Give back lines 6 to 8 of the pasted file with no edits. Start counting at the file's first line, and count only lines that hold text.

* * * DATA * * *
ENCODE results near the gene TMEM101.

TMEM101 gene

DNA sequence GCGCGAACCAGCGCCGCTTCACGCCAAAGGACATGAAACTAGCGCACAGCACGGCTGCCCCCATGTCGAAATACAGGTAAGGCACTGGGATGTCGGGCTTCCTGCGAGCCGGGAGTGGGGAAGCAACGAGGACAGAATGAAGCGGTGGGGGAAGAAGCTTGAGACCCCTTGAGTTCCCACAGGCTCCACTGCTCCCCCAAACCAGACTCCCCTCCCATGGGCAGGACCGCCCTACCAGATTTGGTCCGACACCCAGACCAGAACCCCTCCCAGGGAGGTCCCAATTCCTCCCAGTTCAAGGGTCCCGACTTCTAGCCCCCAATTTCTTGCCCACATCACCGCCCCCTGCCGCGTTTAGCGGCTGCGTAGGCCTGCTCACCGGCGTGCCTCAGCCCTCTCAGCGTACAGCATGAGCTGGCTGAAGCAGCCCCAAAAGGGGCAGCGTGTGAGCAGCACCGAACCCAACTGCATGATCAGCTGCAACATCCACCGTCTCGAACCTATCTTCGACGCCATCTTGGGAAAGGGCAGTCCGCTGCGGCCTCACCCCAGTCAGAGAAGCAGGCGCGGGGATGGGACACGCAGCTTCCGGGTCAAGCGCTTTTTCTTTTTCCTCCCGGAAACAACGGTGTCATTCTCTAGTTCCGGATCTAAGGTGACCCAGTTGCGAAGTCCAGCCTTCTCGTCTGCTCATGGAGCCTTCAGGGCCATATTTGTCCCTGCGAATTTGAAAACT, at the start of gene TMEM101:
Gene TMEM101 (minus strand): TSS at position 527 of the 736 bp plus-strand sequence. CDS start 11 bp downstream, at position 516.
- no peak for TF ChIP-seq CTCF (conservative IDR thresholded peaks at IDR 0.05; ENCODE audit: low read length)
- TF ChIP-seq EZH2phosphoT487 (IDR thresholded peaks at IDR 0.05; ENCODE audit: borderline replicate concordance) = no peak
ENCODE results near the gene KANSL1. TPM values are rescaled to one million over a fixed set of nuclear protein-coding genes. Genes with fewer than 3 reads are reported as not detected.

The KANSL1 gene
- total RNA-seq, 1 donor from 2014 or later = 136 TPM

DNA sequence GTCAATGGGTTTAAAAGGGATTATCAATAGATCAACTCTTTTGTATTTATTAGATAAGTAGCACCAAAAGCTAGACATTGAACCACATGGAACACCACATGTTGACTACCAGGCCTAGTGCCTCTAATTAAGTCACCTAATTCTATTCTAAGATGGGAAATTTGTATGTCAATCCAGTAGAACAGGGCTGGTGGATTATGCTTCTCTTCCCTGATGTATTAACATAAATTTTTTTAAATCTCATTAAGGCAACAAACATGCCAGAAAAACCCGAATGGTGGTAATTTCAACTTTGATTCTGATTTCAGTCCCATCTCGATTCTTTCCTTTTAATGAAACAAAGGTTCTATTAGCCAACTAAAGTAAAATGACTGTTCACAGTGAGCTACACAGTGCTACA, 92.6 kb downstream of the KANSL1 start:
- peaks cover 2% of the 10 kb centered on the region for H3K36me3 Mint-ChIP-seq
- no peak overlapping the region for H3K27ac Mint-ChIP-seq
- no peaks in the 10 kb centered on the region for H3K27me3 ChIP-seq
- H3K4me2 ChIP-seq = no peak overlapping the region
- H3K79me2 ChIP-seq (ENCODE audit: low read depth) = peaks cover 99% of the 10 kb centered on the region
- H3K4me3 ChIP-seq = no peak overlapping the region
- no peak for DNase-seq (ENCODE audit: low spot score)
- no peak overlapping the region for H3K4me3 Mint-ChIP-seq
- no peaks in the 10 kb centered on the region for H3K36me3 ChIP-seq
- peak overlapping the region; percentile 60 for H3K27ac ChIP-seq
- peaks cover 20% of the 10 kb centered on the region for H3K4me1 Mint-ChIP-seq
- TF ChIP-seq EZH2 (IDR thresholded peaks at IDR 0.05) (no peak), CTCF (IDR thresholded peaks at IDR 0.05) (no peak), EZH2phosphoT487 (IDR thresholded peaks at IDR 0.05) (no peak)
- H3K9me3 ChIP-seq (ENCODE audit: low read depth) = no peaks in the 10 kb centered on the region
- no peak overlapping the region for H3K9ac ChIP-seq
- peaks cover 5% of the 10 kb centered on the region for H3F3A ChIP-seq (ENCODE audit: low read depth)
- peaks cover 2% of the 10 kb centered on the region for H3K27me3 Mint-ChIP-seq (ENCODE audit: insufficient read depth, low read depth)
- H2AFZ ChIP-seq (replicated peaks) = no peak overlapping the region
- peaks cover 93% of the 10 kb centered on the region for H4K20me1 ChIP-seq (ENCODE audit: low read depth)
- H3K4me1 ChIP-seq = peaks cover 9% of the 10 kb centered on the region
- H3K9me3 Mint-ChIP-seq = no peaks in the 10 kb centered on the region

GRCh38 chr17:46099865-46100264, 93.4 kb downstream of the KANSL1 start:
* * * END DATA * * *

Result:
- TF ChIP-seq EZH2phosphoT487 (IDR thresholded peaks at IDR 0.05; ENCODE audit: borderline replicate concordance) = no peak
ENCODE results near the gene KANSL1. TPM values are rescaled to one million over a fixed set of nuclear protein-coding genes. Genes with fewer than 3 reads are reported as not detected.

The KANSL1 gene